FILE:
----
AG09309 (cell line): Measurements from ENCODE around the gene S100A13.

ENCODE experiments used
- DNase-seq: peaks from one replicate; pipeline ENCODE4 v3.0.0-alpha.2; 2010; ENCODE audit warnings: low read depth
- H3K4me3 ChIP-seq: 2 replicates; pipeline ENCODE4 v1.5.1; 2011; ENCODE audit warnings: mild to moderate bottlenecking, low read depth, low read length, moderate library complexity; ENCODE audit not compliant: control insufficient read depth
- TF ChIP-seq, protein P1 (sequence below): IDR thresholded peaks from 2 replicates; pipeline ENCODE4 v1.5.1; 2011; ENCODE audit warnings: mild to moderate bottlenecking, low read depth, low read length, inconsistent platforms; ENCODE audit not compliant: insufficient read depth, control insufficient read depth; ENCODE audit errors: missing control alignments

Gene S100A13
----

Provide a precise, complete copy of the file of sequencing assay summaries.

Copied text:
AG09309 (cell line): Measurements from ENCODE around the gene S100A13.

ENCODE experiments used
- DNase-seq: peaks from one replicate; pipeline ENCODE4 v3.0.0-alpha.2; 2010; ENCODE audit warnings: low read depth
- H3K4me3 ChIP-seq: 2 replicates; pipeline ENCODE4 v1.5.1; 2011; ENCODE audit warnings: mild to moderate bottlenecking, low read depth, low read length, moderate library complexity; ENCODE audit not compliant: control insufficient read depth
- TF ChIP-seq, protein P1 (sequence below): IDR thresholded peaks from 2 replicates; pipeline ENCODE4 v1.5.1; 2011; ENCODE audit warnings: mild to moderate bottlenecking, low read depth, low read length, inconsistent platforms; ENCODE audit not compliant: insufficient read depth, control insufficient read depth; ENCODE audit errors: missing control alignments

Gene S100A13